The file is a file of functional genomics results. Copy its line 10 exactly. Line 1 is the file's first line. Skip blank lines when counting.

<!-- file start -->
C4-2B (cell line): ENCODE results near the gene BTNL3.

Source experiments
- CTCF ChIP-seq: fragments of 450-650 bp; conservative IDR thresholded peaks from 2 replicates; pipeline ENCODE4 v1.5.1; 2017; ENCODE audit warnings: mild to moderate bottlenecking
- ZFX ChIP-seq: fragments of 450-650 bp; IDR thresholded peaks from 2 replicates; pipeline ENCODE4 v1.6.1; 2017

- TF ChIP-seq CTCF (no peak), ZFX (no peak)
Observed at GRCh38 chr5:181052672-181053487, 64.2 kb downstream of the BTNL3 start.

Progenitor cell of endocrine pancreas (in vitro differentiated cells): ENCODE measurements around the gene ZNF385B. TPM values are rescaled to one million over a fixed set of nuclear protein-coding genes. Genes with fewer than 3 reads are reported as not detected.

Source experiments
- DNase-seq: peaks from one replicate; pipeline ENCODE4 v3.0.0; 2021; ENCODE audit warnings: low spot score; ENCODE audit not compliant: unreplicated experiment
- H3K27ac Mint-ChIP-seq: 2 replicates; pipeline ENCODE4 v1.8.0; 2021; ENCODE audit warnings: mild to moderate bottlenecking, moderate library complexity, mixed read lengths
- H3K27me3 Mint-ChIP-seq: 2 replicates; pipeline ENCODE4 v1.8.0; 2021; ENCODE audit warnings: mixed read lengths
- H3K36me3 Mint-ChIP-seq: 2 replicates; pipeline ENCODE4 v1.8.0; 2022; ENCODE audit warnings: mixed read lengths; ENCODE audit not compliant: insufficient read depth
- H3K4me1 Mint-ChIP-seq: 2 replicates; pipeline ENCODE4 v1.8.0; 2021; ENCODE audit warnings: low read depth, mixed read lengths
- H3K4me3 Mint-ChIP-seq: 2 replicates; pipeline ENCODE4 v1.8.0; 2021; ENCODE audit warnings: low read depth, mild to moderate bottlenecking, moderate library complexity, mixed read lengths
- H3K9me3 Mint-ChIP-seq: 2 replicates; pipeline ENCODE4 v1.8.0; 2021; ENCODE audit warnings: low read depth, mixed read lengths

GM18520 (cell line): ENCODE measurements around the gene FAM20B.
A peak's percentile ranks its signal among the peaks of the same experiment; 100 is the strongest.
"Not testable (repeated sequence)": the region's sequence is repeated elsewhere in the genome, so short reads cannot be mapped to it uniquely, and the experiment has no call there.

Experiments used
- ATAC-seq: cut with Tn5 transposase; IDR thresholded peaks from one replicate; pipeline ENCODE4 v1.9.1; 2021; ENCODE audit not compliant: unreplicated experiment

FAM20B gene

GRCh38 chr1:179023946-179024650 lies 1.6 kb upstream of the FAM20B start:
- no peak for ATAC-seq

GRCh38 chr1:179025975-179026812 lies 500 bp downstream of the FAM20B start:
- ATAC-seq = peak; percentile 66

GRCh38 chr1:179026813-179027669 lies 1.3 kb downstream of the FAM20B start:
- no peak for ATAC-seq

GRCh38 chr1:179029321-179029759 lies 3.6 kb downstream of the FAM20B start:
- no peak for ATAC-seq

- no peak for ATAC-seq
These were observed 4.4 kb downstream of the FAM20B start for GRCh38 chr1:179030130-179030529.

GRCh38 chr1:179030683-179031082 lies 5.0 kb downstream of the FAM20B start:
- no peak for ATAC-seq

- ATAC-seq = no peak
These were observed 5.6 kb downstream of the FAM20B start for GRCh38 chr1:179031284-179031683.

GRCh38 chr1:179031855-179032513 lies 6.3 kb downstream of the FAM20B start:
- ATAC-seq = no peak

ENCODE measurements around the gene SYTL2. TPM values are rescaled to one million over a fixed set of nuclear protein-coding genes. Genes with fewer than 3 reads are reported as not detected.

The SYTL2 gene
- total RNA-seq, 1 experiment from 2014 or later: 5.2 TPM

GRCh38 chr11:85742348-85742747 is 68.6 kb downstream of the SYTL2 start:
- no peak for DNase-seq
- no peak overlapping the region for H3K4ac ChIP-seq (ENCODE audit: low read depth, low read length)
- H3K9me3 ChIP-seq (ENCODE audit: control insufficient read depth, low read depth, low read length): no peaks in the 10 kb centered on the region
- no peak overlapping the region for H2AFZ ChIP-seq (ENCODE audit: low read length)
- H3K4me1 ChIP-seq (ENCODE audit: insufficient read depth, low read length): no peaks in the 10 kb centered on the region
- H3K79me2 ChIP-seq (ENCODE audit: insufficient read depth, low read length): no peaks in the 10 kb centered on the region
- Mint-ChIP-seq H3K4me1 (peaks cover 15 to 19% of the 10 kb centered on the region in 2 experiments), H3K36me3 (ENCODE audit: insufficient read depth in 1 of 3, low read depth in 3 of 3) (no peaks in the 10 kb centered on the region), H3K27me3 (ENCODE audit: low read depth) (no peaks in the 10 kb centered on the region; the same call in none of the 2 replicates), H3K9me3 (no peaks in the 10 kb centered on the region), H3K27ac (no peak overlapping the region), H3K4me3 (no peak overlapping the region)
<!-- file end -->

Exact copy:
- H3K27ac Mint-ChIP-seq: 2 replicates; pipeline ENCODE4 v1.8.0; 2021; ENCODE audit warnings: mild to moderate bottlenecking, moderate library complexity, mixed read lengths